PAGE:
Archive for April 27th, 2010

Urban Chicken Check-Up

On Sunday, I led the Urban Chicken Check-Up at the Animal Care League in Oak Park. There were 11 people from various neighborhoods.

This hen found a human perch!

What’s Normal, What’s Not

It is important to know what a healthy bird looks like. Birds are flock animals, and the flock will cull the unhealthy members to prevent predator attacks. Birds, therefore, hide their symptoms, leading to subclinical illness. Often you can’t tell a bird is sick until it is near death. The quicker you can determine a bird is ill, the more likely that you can save the bird.

Basic Healthy Hen Signs

It’s important to know how your flock interacts. What’s the pecking order? If you realize your flock is excluding one bird, there is probably a health reason motivating the behavior. Observe behaviors carefully. We talked about the signs of a happy, healthy flock: vocalizing, eating and drinking, doing normal chicken things like dustbathing, and producing normal droppings.

Specific Healthy Hen Signs

Then we moved to specific anatomical characteristics, discussing what was normal and what might indicate disease:

Head: comb, nostrils, ears, eyes, beak, mouth

Body: feathers and molting, posture, preening, keel, vent, abdomen, places to check for lice

Vent: color, how to determine who’s laying and who’s not by looking at the keel and pelvic bones

Legs: proper appearance of leg scales and the footpad

Poop: urates, solid waste, cecal dropping, stress poops

Toweling a Bird

One couple had a bird that was not used to being handled, and I showed them a toweling technique for easier handling. Birds calm down if you place a towel over them. We wrapped legs and wings in the towel, which made it easier to examine the head and vent.


Maisie the hen (see my post about the hen with the soft-shelled egg) came, and she is looking good! Still a bit of residual messy stuff in her fluff, but looking good!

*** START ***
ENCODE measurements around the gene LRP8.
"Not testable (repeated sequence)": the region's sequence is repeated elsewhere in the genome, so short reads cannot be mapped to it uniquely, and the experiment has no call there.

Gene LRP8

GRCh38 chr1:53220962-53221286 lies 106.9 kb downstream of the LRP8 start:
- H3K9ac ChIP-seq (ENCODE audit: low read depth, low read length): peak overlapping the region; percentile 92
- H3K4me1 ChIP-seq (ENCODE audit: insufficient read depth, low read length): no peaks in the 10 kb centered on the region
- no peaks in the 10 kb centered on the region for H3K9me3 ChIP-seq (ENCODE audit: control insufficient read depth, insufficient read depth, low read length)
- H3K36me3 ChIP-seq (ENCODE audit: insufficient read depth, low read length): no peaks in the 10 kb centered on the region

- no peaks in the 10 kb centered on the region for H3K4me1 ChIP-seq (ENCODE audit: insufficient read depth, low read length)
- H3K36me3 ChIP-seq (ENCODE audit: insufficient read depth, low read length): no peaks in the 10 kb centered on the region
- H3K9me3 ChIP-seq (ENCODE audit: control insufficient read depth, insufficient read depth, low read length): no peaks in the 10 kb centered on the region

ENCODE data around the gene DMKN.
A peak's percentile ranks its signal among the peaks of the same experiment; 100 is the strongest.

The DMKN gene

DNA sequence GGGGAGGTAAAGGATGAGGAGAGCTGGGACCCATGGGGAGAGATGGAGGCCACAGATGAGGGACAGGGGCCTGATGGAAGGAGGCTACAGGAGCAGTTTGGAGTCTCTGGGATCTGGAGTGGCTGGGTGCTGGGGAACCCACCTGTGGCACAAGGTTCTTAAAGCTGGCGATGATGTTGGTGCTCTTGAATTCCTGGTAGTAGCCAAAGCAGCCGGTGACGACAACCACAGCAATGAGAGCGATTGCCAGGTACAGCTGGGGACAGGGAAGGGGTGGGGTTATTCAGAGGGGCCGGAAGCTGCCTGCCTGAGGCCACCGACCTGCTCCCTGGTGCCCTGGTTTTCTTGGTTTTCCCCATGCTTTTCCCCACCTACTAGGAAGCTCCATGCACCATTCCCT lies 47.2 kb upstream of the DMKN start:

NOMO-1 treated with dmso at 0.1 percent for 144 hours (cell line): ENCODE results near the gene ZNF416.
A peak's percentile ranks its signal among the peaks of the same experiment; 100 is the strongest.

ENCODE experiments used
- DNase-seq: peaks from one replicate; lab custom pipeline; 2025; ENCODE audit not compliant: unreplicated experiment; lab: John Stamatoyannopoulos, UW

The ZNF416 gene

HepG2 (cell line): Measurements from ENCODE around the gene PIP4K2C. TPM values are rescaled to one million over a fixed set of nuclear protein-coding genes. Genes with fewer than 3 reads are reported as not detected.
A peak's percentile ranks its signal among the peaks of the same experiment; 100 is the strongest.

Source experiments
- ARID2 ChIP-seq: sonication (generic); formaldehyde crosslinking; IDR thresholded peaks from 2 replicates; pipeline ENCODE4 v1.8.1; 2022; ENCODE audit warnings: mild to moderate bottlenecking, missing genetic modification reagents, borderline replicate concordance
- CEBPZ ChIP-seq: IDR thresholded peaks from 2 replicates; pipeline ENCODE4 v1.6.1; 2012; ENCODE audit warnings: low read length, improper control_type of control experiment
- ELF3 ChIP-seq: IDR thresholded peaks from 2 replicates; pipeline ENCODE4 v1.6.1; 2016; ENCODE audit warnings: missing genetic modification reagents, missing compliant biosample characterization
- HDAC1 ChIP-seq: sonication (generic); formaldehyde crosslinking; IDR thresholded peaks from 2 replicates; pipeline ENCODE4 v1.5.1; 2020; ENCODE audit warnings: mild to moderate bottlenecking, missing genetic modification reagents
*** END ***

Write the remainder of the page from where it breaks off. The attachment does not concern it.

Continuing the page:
Maisie the hen

Seamus, Emily, chickens, and I had a great day at Earth Fest!

Showing the buff Orpington to a little guy!

Exciting Conversations

I spoke to a number of folks who are interested in getting chickens, exhausted my stack of rate sheets, and allowed a lot of really cute kids to pet a chicken for the first time!

It’s very exciting to see this many people excited about chickens (and I realize as I look at the pictures how excited I am about chickens!)!

I'm not having any fun at all!

I answered question about housing, square footage per bird, chickens and other pets, anatomy, eggs, composting, emergency care, breeds and cold hardiness, coop design, etc.

My favorite question is

Q: Do you eat chicken?

A: Only chickens I don’t know!

My Lovely Assistant

Emily was a wonderful PR rep, despite having just come from ballet, graciously fielding questions about her chickens and carting them from one end of the table to the other!

Emily with Joe Schmoe, the buff Orpington hen

RootRiot Community Garden

Seamus spoke with quite a number of folks about his RootRiot Community Gardens in Austin. The proposed site is between Race and Lake on Waller. Some Austin folks will be meeting in late April/early May to discuss the project. If you’re interested in knowing more, you can find Seamus at and

Seamus discusses his community garden plans.

Thanks to everyone who stopped by and asked lots of good questions!

Q: Are chickens permitted in Forest Park?

A: No, per the Forest Park Village code: 5-1-2: PROHIBITED ANIMALS: No person shall keep or allow to be kept anywhere within the village any cattle, horses, swine, sheep, goats, ducks, geese, chickens or any other poultry except birds or pigeons used for exhibition or sporting purposes. (Ord. O-48-01, 11-19-2001)

Q: Is there an egg co-op in the city? Someone is interested in purchasing egg-cess eggs.

A: The Wettsteins bring fresh eggs to the Oak Park Farmers Market. They are right across from the Genesis Growers stand.

One more for my loyal readers:

  • Does anyone in the city have ducks? A few people are interested in ducks!